Nevertheless, the study underlined that black individuals continue to be substantially disadvantaged in the recruitment process compared to whites. Additionally, there is little indication of improvement over time.

Employment discrimination is bad for society.

The United Nations (UN) points out that a person’s gender, sexual orientation, ethnicity, or race should have no bearing on their opportunities, achievements, or wellbeing. Nevertheless, discrimination remains a fundamental problem across the globe. In the UN’s Report on the World Social Situation published in 2016, the international organization found that discriminatory behaviors and norms remain widespread and continue to fuel social exclusion.


Discrimination can impede a person’s opportunities and wellbeing. Persistent exposure to discrimination can trigger internalization of stigma or prejudice. This can manifest itself as feelings of stress, shame, low self-esteem, and even impacting an individual’s health.

Employment discrimination is bad for business.

Employment discrimination can negatively affect businesses in numerous ways. High-profile discrimination suits can cost large corporations potentially hundreds of millions of dollars. The financial impact of discrimination can come in the form of court awards for damages or through loss of business as a result of negative publicity.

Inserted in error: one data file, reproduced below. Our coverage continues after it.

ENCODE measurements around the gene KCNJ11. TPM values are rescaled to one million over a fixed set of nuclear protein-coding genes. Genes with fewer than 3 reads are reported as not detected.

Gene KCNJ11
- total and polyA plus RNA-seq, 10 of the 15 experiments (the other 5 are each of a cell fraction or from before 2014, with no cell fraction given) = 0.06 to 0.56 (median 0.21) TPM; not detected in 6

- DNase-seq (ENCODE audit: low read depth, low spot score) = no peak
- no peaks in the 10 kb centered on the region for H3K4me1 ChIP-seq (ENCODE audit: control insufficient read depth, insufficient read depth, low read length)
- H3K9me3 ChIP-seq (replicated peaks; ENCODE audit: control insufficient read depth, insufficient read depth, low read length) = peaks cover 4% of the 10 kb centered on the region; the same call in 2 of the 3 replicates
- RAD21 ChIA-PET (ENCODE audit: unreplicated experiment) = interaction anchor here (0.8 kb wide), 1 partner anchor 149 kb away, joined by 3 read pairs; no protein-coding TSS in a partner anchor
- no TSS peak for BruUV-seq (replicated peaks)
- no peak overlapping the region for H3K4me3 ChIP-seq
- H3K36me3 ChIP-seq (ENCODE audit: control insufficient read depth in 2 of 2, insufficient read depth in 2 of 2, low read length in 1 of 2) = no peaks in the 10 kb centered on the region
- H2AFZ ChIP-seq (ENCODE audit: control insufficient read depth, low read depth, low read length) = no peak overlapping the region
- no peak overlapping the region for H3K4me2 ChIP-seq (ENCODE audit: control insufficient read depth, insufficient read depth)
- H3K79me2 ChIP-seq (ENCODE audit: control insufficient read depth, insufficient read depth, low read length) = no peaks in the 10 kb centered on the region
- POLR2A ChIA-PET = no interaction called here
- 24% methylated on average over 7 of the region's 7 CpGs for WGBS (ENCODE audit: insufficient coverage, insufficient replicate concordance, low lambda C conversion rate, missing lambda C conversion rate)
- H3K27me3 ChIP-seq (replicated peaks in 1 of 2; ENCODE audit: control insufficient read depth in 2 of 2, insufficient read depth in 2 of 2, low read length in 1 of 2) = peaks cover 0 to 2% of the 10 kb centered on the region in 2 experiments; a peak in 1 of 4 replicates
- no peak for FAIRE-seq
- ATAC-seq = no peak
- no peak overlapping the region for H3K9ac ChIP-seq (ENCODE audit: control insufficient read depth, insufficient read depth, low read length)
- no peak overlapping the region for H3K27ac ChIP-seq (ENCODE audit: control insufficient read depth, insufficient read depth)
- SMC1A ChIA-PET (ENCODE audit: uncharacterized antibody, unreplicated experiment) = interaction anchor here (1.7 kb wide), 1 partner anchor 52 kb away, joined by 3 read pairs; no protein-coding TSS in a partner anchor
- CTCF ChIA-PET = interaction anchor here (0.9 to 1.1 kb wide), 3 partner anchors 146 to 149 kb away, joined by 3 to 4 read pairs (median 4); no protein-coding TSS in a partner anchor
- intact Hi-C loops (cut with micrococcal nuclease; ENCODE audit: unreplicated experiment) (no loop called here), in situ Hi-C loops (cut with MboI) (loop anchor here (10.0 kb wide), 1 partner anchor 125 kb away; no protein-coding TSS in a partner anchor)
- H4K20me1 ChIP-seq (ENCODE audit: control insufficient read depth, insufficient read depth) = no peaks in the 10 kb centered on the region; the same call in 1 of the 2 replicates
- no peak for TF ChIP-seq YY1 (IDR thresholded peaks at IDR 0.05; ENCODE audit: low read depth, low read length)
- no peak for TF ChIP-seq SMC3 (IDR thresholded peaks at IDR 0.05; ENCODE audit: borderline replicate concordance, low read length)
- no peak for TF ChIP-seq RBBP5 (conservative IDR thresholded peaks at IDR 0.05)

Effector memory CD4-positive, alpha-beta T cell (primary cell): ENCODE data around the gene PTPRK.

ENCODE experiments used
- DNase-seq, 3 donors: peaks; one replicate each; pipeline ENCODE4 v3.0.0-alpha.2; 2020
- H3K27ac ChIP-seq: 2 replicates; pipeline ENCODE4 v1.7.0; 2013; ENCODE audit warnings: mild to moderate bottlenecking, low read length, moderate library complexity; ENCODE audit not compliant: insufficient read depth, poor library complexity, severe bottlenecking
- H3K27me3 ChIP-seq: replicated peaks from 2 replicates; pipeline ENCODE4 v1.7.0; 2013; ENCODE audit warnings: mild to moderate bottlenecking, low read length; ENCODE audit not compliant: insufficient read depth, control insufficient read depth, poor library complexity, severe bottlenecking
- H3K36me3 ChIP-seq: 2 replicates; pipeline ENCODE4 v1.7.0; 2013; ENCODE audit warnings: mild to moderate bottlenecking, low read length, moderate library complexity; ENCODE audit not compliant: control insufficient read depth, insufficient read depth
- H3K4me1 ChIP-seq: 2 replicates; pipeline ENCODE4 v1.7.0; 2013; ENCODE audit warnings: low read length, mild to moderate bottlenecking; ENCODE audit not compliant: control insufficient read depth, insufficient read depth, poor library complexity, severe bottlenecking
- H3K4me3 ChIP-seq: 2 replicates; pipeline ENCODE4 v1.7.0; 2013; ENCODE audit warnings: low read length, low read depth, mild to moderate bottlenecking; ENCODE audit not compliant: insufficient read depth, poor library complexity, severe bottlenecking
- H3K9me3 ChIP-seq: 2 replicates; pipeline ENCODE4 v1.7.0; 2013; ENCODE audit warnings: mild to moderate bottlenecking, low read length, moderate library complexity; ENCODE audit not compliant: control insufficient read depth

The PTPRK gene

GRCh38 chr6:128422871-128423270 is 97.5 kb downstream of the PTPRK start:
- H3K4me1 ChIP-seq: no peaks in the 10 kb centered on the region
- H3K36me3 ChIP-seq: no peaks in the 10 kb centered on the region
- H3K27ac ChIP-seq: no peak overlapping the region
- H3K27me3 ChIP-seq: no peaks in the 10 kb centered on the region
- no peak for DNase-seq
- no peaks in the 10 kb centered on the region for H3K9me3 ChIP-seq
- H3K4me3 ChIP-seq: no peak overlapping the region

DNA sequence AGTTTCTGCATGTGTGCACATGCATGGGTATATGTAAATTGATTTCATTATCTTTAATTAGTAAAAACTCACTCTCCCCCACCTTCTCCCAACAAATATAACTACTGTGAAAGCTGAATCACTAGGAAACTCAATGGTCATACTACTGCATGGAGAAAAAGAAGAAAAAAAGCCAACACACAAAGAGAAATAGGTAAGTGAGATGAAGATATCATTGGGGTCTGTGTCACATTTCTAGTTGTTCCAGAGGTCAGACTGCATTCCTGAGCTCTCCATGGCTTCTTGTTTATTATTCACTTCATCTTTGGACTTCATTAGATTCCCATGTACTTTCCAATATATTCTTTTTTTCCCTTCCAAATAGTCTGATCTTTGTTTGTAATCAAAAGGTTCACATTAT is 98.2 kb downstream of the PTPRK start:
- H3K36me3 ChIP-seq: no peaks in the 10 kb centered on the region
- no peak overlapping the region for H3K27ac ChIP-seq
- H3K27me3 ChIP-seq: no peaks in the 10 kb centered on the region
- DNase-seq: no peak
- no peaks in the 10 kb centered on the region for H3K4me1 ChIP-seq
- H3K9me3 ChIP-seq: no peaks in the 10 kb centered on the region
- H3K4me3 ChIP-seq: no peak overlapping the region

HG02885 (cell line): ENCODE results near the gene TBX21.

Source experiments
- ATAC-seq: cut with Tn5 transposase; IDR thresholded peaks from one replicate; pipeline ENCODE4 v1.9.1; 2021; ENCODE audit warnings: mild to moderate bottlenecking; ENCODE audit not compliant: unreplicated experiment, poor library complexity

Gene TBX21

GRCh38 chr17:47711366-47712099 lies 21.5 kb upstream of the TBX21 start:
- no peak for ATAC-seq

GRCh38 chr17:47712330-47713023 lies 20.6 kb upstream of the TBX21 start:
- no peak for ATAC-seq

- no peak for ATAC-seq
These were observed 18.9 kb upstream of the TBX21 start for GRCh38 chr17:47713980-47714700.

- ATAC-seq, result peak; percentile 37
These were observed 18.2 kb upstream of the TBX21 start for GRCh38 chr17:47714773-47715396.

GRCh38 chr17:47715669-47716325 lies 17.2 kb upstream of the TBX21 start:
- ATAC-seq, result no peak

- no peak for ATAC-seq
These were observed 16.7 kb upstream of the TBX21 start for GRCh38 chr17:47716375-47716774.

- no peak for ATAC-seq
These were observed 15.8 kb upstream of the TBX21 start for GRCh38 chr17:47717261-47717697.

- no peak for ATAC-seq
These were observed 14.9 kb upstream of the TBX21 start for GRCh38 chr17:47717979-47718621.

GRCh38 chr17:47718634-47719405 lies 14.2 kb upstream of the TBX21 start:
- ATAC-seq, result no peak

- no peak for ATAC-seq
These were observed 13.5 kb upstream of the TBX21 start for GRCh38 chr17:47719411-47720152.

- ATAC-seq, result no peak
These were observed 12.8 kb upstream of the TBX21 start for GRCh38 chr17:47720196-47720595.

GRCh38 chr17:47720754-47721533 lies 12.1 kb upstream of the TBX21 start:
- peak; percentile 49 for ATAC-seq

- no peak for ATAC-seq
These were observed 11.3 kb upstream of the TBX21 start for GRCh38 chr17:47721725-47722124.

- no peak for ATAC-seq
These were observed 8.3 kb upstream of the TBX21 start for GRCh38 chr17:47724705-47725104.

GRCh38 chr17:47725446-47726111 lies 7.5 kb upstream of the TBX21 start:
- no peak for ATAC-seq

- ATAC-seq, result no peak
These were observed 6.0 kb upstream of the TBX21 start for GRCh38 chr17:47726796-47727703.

The negative effect of discrimination goes far beyond cash liabilities, however. Internal productivity, the ability to recruit and retain staff, and even public perception can all be adversely impacted by discriminatory practices.

Censia eliminates discrimination and bias from the recruitment process.

Censia has transformed the recruitment process, helping companies transition from ineffective, manual processes to automation and predictive intelligence. It accomplishes this by excluding factors known to trigger unconscious bias and discrimination, considering only the candidates’ qualifications and achievements.

A company’s most valuable asset is its workforce. Nevertheless, attracting top talent is growing evermore challenging. Censia utilizes intuitive, advanced technology to help companies find the right person quickly and efficiently. Censia’s Talent Intelligence Platform leverages AI and machine learning technology to predictively match job opportunities with top-tier candidates.

About the Author

Joanna RileyJoanna (Jo) Riley is an entrepreneur, investor, and advocate in technology, and is currently the CEO and Co-Founder of Censia. Jo has a highly experienced background in building and scaling companies, which she attributes to her deep passion for people and building technologies that allow people to be their best selves. She brings her wide knowledge of the industry to better transform the way enterprise companies hire talent. You can connect with Joanna Riley at @joannakiddriley on Twitter or on Linkedin. Read her full bio here.